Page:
Apollo takes control of Chicago Board of Trade building, plans overhaul

Glenstar and Oaktree surrendered the building to Apollo Global

Chicago Board of Trade Building at 141 West Jackson Boulevard and Apollo's Marc Rowan (Google Maps, Getty)
Chicago Board of Trade Building at 141 West Jackson Boulevard and Apollo's Marc Rowan (Google Maps, Getty)

Apollo Global Management has snagged control of the Chicago Board of Trade Building in the Loop, a Chicago landmark, with a plan to overhaul the 92-year-old office building known for its trading floor space.

A joint venture of Chicago-based Glenstar and Los Angeles-based Oaktree Capital Management handed the 44-story office building at 141 West Jackson Boulevard over to New York-based Apollo as part of a deed-in-lieu of foreclosure, Crain’s reported. The move allows Glenstar and Oaktree to potentially avoid defaulting on $256 million in debt on the property, which was issued in 2020 and included a $198 million senior loan from Athene, which merged with Apollo last year, according to Cook County records and published reports.

The tower is likely the most well-known office building to be surrendered by an owner since the pandemic drove the city’s office vacancy rate to record highs. Many office buildings have generated more debt than the properties are worth, plus interest rate increases aimed at tamping inflation have increased borrowing costs and pushed lenders away from risky bets on aging offices, all of which makes it difficult for owners to sell or refinance the properties. New York-based AmTrust RE late last year was dealt a foreclosure lawsuit by its lender on another LaSalle Street office building in the Loop at 30 North LaSalle, a property holding debt worth more than $185 million that the company allegedly owes.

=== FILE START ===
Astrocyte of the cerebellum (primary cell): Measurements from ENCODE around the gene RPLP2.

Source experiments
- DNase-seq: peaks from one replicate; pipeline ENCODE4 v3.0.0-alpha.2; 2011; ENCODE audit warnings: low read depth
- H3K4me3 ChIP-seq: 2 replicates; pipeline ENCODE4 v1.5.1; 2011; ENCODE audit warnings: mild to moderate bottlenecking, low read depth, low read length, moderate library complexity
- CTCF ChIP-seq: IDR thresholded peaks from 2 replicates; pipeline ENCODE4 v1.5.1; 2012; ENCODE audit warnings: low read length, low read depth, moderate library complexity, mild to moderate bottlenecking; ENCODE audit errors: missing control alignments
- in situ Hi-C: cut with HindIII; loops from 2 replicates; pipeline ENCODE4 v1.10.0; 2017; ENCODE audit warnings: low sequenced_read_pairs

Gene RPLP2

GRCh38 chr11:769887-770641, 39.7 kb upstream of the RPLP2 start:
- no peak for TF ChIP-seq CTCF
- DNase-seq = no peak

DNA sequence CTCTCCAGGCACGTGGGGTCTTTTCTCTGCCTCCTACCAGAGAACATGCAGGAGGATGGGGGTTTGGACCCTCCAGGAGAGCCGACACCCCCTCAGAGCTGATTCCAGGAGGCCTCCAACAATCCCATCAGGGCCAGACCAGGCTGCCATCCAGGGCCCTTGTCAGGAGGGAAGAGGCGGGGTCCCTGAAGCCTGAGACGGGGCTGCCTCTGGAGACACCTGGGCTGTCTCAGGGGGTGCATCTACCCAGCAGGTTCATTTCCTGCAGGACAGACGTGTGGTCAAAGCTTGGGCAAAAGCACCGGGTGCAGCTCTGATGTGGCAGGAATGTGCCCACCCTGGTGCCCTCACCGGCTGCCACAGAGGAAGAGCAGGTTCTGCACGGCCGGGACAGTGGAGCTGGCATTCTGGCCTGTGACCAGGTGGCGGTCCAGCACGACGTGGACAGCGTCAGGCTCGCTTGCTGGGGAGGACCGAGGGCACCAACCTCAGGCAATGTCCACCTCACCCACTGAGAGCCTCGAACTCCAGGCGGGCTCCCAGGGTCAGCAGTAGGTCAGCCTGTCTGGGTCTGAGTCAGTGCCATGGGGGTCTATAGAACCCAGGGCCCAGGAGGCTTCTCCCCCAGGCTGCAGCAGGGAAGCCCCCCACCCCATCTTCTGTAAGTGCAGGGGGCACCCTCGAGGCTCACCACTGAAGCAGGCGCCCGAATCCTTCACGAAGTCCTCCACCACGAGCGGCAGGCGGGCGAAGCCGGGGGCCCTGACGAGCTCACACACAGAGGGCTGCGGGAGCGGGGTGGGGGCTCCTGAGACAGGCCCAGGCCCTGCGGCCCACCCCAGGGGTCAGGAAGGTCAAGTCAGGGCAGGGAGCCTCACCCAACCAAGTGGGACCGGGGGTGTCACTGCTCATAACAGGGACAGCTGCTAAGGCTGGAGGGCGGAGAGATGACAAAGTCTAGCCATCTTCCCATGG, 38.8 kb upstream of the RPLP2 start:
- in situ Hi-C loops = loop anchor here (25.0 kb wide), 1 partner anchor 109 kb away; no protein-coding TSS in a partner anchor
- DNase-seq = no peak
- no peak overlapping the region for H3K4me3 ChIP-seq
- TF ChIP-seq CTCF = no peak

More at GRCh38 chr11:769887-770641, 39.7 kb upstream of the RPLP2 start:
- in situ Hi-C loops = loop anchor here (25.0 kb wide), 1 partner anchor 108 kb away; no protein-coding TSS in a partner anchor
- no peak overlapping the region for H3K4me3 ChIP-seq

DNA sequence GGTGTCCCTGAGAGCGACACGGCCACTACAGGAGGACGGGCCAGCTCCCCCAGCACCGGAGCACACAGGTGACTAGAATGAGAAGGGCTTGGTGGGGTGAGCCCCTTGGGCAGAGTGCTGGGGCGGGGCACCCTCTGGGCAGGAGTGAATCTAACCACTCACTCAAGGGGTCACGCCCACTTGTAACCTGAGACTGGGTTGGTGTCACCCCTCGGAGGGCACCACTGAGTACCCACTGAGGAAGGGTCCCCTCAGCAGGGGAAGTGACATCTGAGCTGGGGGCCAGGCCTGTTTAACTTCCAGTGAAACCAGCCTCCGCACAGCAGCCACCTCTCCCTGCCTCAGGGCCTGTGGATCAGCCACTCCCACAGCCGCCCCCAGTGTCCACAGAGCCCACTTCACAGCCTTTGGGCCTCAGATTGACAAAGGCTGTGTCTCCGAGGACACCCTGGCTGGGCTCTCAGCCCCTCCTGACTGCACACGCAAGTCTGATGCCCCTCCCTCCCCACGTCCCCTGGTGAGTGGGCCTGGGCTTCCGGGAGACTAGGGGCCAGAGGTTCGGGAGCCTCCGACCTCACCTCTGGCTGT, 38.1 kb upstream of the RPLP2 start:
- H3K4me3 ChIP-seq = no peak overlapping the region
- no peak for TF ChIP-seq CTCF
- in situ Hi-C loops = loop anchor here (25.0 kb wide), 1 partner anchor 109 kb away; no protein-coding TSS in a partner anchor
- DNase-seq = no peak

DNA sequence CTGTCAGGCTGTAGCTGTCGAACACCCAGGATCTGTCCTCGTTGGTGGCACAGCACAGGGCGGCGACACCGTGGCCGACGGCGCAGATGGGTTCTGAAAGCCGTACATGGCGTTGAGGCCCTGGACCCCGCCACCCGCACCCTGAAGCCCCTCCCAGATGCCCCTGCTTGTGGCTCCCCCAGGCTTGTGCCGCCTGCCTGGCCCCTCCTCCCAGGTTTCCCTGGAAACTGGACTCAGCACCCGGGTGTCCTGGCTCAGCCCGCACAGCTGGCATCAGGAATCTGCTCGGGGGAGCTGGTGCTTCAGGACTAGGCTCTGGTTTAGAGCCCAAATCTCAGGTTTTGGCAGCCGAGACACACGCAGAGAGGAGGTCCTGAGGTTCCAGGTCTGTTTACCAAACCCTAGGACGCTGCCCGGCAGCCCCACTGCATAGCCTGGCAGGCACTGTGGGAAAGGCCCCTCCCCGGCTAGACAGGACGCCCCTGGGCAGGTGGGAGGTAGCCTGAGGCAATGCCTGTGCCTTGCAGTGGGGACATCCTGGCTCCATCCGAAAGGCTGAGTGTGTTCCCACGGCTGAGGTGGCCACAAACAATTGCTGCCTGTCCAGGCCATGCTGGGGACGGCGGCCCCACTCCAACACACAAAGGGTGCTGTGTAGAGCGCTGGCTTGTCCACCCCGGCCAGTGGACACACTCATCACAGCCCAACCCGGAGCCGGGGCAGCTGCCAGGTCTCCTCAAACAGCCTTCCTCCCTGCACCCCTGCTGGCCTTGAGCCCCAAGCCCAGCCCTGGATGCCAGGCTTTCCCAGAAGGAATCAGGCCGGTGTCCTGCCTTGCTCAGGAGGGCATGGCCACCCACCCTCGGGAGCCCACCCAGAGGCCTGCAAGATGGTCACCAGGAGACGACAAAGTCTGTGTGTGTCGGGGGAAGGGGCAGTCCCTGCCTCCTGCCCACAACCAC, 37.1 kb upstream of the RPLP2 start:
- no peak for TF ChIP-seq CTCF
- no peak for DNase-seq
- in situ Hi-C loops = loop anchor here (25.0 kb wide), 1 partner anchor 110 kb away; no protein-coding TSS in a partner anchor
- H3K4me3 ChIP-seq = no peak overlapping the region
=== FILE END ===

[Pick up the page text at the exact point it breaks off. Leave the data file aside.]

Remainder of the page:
Apollo isn’t betting the building will bounce back as it is in a post-pandemic office market, having already hired Chicago developer R2 to renovate the property and explore potential non-office uses.

“Ownership is committed to [making] a substantial investment in the building to attract and retain tenants,” R2 Principal Max Meyers told the outlet in a statement. “We will embrace the architecture and history and complement it with modern amenities with a value proposition.”

The 1.4 million-square-foot office tower is 82 percent leased, which is a little above the average for office buildings downtown. The largest tenant is CME Group, which signed a 15-year lease for 148,000 square feet in 2012.

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Glenstar bought the property in 2012 for about $152 million and invested an additional $35 million in new technology and upgrades. Then, in 2014, Glenstar brought in Oaktree and took out an additional $160.8 million mortgage on the historic tower. Oaktree and Glenstar also refinanced the tower with a $178 million loan in May 2017.

The venture tried to sell the tower in 2019 for $330 million. No one took the bait and Glenstar and Oaktree refinanced the tower, yet again, with the $256 million in debt in February 2020. While the Apollo-controlled venture recorded a $198 million mortgage against the property, the source of the additional debt is unclear from public records.

The Chicago Board of Trade building was built from 1925 to 1930 and was the tallest tower in Chicago until 1965, when the Richard J. Daley Center was built. The tower was designated a Chicago landmark in 1977 and listed on the National Register of Historic Places in 1978.

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— Victoria Pruitt